NARFE NewsWatch
Aug. 19, 2014

Act now! Choose your own advocacy adventure
This summer, senators and representatives are spending more time in their home states and districts, meeting with constituents and campaigning for office. It's not too late for NARFE members to take advantage of this ideal opportunity to interact with their legislators and candidates. August is "NARFE Grass-Roots Advocacy Month." If you're unsure where or how to start, use the new "Choose Your Own Advocacy Adventure" flowchart on NARFE's homepage. Complete a new chart for each representative, senator and candidate for those offices. The NARFE Legislative Department staff is willing and eager to assist, so don't hesitate to contact them at

33rd NARFE National Convention opens Sunday in Orlando, Florida
OPM Director Katherine Archuleta will give the convention keynote address at Monday's general session. In addition to conducting association business and electing national and regional officers, delegates will attend training sessions on membership and marketing, grassroots advocacy, and service officer practices. NARFE will post daily bulletins from the National Convention on the NARFE convention page beginning Monday, Aug. 25. Click on the convention logo on the home page. You also can follow the convention on Twitter and Facebook.More

Health benefits
Question: I retired under the Civil Service Retirement System, and my wife is retiring from teaching next year. Can I add her to my Federal Employees Health Benefits Program plan at that time, or am I required to add her during Open Season?More

Van Hollen: Feds need to watch budget, pension talk come September
Federal News Radio
When Congress returns to work after its five-week break, federal employees will have plenty to keep an eye on, especially the continuing resolution that will fund the federal government in 2015. Rep. Chris Van Hollen, D-Md., ranking member of the House Budget Committee, told "In Depth with Francis Rose" recently that he hopes his Republican colleagues will agree to a budget deal and avoid a repeat of the "shameful" government shutdown of 2013.More

Phased retirement: How Washington is leading the way
Gwendolyn Ross will turn 66 in November, but she isn't ready to retire. A deputy comptroller for the U.S. Coast Guard in Miami Beach, Florida, she hopes to work until she's 70 — but she would like to cut back her hours. "I have some health issues that require a lot of visits to the doctor, and I'd love to have more time to visit my family in Michigan," she says. At the same time, she needs to keep working to prepare for retirement. "As I get closer to it, I realize I'm not as financially ready as I thought I would be when I was younger. The time went by really quickly."More

Despite revenue gains, Postal Service loses another $2 billion
Government Executive
The U.S. Postal Service lost $2 billion in the third quarter of fiscal 2014, which ended June 30, though mail revenues actually grew $424 million over the same period last year. First-class and standard mail volume continued to decline, but an emergency rate increase implemented in January — as well as the sustained boost in package business — helped to offset the losses. More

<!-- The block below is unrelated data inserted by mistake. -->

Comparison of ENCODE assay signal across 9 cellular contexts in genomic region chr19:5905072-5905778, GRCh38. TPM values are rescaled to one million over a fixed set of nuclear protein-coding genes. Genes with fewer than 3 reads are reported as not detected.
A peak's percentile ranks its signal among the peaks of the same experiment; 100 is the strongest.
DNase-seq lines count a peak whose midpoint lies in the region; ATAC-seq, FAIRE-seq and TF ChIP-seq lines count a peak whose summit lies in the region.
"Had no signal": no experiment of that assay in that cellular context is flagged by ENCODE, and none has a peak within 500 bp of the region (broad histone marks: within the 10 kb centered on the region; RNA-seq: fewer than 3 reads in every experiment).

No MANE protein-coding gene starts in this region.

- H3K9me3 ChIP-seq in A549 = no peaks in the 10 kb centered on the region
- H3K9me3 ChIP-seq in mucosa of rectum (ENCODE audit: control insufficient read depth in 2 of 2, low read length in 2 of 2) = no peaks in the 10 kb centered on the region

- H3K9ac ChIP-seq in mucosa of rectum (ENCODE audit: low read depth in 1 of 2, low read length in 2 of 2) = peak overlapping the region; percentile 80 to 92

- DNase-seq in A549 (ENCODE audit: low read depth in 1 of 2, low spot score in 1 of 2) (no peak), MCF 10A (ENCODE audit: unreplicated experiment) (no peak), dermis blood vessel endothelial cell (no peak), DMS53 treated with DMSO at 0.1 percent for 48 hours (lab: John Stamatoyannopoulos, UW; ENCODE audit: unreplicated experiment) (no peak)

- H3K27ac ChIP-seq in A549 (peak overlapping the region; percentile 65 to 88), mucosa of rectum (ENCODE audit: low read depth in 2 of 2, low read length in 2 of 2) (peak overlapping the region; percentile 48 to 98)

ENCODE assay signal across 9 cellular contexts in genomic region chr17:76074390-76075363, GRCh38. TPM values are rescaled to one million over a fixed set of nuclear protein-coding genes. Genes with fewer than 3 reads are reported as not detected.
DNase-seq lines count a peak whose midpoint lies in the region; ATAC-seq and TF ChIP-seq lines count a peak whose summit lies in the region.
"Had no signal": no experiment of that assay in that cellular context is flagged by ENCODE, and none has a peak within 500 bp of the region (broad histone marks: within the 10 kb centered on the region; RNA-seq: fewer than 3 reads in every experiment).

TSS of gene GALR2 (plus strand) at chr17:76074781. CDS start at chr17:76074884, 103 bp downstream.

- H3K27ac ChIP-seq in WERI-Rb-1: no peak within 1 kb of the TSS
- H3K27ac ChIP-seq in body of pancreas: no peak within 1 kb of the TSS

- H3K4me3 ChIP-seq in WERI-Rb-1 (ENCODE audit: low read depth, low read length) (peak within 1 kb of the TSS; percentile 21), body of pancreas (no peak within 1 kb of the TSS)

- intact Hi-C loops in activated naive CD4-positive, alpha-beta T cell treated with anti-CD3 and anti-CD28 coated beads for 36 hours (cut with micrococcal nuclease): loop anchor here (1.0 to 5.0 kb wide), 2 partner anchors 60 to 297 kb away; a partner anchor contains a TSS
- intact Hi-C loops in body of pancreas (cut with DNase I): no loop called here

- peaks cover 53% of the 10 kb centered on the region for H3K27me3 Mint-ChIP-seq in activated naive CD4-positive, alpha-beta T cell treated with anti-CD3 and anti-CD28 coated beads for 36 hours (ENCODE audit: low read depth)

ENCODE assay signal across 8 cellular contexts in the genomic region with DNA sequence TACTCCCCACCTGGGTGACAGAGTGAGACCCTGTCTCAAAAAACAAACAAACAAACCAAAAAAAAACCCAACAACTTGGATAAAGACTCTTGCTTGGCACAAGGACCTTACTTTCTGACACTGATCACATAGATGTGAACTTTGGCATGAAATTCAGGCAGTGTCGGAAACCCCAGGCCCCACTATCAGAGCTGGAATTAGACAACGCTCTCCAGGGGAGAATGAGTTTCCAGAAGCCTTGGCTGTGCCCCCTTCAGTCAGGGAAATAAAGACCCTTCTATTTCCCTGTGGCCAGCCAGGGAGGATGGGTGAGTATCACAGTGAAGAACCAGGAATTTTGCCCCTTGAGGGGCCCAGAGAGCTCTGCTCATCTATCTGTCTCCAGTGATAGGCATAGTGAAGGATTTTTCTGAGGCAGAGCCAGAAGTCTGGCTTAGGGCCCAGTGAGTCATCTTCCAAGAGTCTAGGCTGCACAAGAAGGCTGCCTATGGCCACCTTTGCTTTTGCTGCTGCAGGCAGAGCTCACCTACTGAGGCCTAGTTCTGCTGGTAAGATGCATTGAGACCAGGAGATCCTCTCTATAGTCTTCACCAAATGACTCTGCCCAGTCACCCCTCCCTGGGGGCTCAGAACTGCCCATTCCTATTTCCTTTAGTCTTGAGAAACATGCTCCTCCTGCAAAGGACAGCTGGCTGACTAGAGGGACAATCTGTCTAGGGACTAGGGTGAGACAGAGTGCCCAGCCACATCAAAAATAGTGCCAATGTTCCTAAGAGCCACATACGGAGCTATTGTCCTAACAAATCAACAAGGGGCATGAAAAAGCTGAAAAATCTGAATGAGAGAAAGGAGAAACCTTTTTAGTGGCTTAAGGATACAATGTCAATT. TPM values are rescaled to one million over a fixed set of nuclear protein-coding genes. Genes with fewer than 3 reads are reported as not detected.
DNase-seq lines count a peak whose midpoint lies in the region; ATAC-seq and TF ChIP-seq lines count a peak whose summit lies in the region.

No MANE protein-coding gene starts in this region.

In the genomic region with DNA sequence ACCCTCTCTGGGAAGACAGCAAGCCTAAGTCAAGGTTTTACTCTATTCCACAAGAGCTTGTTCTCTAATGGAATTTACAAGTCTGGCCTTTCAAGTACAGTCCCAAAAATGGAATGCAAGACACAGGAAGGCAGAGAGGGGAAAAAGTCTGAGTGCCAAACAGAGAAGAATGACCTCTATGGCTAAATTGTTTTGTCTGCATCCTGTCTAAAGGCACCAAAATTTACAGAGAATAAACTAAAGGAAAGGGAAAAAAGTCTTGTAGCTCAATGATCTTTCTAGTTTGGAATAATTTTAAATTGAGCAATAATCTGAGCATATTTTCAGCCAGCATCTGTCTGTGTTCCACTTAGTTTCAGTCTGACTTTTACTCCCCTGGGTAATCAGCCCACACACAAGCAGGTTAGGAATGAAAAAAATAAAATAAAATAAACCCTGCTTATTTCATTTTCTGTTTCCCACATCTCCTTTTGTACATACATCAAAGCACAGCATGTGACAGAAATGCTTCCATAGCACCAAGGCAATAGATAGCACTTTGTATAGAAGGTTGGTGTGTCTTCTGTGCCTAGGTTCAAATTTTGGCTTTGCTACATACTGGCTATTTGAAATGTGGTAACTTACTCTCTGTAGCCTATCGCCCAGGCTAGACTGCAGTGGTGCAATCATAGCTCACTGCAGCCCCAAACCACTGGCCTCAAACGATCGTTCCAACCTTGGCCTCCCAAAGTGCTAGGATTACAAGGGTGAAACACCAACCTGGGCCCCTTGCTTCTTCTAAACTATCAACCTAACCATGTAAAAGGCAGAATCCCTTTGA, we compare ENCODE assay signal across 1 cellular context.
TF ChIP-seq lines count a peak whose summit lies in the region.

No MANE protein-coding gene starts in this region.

Half of Senate calls for end to proposed postal cuts in bipartisan letter
The Washington Post
Half of the Senate has called for a one-year hold on the U.S. Postal Service's plans to close mail-processing plants, saying the move should come as part of any legislation to avoid another government shutdown. Fifty senators signed a bipartisan letter to top members of the House and Senate appropriations committees opposing USPS plans for closing up to 82 plants and eliminating up to 15,000 jobs starting next year.More

Brokers lure soldiers out of low-fee federal retirement plan
John Turner suspected that brokers were encouraging federal workers to ditch their top-flight retirement plan. So he went under cover. The former U.S. Labor Department economist called representatives at companies such as Bank of America Corp., Charles Schwab Corp. and Wells Fargo & Co. He identified himself as a potential client grappling with what to do with his own nest egg.More

Getting in shape after 50: Three exercises that reverse aging
If you haven't exercised in years, it's time to get moving! You lose balance, core strength and overall muscle strength every year if you don't do something about it. Even if you're 50, 60 or 70, you can start to reverse these changes with a few simple moves. Do these three exercises three times a week, and add on other exercises as you get more fit.More

Luggage tips that will make you a happier flier
Consumer Reports
How big? How many? How heavy? How much? These are the four key questions for understanding airlines' byzantine luggage rules. Unfortunately, there's no universal standard — each airline sets and enforces its own rules. Your best bet? Check with your airline before you pick and pack your bag every time you travel. To cover all your bases, look for answers to these four questions.More

Your second career: Finding work after retirement
Business Insider
Finding yourself after retiring from your career can be very exciting; it is a new beginning. With this new chapter of your life, you will get to take a look at things that really make you happy and what you are passionate about. Whether you need the extra income, or you need the personal contact with others, you owe it to yourself to pick the best fit for you at this time in your life.More

Top tips for buying your teenager a used car
The Arizona Republic
It's that time of the year for empty-nesters-to-be: the time when college students rev up to drive off to their institutions of higher learning. Before you buy them a used car for their journey, choose carefully. Don't just buy the first car for sale in your neighborhood.More